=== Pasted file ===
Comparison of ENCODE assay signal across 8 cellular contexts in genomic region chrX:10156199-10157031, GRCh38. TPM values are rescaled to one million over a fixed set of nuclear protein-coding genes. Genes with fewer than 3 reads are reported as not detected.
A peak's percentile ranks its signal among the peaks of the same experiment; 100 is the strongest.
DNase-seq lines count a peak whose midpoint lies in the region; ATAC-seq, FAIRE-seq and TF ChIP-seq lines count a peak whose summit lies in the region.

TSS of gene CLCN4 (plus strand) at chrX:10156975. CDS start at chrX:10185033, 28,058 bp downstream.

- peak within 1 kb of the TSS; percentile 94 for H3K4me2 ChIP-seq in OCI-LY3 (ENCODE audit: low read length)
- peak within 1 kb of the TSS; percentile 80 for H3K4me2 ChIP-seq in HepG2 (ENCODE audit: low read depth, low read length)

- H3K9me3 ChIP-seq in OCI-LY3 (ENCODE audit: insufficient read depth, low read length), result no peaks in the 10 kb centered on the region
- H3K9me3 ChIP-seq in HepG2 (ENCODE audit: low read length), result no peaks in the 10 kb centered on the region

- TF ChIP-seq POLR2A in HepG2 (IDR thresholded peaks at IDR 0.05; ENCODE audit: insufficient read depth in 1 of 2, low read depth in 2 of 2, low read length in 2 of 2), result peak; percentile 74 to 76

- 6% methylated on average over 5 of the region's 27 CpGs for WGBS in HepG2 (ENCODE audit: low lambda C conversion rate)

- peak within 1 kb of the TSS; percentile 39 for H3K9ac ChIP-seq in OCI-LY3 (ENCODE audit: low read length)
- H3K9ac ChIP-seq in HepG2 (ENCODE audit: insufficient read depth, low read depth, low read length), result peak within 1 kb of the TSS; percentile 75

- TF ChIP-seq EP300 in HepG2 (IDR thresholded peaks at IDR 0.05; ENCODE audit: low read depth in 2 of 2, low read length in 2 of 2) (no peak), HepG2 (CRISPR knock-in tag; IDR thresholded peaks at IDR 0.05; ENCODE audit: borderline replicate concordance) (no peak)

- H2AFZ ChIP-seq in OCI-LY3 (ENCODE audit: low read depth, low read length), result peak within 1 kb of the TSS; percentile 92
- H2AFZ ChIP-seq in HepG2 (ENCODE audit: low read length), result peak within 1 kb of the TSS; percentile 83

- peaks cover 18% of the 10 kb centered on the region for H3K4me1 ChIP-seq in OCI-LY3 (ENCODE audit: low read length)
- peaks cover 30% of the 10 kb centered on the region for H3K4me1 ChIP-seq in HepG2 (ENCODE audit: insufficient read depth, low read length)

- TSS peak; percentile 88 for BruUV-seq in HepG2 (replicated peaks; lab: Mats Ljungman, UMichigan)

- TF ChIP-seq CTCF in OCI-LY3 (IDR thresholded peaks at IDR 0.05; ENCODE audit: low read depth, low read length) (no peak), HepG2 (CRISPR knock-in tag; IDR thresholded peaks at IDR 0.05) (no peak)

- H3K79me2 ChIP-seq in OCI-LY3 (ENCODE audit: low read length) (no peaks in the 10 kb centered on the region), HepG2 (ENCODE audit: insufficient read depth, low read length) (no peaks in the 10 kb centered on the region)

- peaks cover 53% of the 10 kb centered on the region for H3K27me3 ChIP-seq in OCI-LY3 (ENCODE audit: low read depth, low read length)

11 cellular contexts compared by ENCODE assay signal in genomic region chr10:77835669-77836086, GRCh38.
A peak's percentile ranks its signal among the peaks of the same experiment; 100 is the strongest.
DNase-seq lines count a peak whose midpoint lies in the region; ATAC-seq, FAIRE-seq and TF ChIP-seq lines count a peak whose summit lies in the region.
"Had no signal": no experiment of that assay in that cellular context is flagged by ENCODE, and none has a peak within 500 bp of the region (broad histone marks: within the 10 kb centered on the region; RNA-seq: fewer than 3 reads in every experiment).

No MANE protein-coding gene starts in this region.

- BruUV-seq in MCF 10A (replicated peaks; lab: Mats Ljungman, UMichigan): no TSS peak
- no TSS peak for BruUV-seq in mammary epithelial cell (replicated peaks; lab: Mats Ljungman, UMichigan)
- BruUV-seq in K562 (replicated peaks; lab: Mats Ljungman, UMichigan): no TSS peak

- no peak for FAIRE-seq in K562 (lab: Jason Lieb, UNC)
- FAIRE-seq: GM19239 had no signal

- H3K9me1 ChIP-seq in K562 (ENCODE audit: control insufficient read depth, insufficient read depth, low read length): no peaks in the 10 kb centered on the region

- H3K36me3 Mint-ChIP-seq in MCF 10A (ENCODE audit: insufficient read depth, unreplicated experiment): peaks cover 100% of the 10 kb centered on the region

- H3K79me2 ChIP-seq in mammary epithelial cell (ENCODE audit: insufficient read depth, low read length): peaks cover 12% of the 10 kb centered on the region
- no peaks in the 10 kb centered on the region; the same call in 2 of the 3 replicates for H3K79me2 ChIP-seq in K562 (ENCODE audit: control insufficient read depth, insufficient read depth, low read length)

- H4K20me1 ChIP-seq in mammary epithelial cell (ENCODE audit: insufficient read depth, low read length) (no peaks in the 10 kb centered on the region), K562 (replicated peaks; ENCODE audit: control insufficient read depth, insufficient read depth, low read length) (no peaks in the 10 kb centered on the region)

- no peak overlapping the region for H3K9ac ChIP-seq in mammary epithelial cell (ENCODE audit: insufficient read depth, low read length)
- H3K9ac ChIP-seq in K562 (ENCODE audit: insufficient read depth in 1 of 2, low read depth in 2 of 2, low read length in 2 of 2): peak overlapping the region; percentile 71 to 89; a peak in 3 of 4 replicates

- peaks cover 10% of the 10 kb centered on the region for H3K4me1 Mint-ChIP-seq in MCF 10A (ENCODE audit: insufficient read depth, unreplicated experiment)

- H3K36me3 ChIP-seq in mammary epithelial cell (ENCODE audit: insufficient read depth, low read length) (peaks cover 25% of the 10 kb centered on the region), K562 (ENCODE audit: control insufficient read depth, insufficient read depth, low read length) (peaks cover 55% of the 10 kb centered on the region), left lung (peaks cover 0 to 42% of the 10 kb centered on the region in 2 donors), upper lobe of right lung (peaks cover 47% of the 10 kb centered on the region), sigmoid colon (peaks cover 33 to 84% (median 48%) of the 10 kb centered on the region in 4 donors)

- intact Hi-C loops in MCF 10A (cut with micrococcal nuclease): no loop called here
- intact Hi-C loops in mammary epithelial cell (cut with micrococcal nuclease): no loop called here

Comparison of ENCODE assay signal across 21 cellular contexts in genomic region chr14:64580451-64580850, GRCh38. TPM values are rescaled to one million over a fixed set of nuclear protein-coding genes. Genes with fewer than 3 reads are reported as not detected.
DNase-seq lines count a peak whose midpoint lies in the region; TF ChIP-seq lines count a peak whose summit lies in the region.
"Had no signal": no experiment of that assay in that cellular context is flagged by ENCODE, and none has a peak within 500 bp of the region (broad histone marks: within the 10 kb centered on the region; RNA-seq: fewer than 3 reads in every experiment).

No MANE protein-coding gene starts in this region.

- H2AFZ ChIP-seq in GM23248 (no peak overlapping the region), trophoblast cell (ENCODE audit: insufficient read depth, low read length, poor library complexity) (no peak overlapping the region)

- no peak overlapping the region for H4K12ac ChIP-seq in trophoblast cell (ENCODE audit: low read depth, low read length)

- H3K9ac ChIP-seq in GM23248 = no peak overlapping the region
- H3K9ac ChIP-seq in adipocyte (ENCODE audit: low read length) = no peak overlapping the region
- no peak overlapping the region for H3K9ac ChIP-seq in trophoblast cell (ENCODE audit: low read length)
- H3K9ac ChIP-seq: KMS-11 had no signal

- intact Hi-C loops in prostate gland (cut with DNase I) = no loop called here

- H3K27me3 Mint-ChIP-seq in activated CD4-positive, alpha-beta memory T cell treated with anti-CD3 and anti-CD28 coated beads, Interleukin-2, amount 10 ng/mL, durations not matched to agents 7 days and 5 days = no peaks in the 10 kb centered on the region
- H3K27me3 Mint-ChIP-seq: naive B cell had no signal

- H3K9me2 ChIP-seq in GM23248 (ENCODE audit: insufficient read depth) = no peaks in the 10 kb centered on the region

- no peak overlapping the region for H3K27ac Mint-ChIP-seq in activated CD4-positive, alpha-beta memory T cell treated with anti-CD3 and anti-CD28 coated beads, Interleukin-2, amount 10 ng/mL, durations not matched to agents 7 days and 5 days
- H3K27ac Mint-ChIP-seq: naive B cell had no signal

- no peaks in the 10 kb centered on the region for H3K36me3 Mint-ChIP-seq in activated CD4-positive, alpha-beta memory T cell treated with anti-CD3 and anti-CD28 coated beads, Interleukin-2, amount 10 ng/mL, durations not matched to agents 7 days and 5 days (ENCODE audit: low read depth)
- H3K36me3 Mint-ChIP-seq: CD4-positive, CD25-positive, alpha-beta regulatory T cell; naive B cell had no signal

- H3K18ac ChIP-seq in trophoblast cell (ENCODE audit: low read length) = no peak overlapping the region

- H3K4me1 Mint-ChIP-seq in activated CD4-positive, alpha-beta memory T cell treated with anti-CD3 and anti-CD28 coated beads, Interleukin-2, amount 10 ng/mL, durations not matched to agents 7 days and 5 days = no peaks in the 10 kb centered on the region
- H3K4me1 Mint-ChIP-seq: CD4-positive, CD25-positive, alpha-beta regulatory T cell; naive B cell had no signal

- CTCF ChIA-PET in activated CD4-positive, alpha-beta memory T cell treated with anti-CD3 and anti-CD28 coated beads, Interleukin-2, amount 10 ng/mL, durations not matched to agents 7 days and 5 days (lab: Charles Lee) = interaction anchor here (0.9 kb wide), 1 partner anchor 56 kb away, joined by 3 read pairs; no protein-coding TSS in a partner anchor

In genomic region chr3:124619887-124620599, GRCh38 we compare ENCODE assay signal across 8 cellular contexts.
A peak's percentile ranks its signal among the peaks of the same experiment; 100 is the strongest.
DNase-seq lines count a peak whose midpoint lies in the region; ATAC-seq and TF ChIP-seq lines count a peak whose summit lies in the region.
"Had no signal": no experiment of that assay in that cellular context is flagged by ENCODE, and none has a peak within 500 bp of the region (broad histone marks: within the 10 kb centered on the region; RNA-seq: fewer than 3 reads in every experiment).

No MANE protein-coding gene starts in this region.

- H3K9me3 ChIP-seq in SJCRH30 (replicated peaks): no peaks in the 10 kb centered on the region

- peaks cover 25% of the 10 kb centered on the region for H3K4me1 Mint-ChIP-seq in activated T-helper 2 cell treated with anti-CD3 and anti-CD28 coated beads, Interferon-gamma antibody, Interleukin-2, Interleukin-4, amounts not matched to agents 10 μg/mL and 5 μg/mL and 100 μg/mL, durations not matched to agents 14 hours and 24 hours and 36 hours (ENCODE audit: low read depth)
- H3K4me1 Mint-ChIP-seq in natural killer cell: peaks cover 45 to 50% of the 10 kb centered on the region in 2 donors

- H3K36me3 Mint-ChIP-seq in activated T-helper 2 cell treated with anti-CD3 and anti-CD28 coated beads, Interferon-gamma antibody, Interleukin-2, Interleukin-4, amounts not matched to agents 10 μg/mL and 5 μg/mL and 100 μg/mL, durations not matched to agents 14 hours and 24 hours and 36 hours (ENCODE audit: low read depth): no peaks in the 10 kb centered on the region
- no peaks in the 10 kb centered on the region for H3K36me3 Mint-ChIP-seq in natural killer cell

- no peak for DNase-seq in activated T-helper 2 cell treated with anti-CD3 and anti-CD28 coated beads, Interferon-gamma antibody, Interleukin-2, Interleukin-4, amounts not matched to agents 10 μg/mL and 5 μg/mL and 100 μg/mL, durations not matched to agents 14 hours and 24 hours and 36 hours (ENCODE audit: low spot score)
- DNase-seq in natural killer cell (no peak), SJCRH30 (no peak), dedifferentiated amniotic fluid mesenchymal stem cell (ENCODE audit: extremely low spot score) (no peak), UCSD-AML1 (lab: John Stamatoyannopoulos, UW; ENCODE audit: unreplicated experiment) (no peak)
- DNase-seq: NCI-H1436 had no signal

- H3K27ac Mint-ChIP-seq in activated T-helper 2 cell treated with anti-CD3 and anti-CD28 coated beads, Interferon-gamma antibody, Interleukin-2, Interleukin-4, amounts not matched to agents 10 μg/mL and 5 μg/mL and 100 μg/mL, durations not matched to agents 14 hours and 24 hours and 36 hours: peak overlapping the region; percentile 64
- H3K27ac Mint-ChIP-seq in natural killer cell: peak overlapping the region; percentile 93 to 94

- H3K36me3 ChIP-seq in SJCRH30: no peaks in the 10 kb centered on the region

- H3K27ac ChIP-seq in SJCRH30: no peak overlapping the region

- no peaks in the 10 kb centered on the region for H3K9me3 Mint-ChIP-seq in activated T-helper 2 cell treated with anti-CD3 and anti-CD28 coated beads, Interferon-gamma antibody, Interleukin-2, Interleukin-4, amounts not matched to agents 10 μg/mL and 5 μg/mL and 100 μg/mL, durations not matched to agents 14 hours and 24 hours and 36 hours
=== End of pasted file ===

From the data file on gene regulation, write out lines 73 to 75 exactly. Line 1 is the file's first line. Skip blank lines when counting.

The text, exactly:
- H3K36me3 Mint-ChIP-seq in activated T-helper 2 cell treated with anti-CD3 and anti-CD28 coated beads, Interferon-gamma antibody, Interleukin-2, Interleukin-4, amounts not matched to agents 10 μg/mL and 5 μg/mL and 100 μg/mL, durations not matched to agents 14 hours and 24 hours and 36 hours (ENCODE audit: low read depth): no peaks in the 10 kb centered on the region
- no peaks in the 10 kb centered on the region for H3K36me3 Mint-ChIP-seq in natural killer cell

- no peak for DNase-seq in activated T-helper 2 cell treated with anti-CD3 and anti-CD28 coated beads, Interferon-gamma antibody, Interleukin-2, Interleukin-4, amounts not matched to agents 10 μg/mL and 5 μg/mL and 100 μg/mL, durations not matched to agents 14 hours and 24 hours and 36 hours (ENCODE audit: low spot score)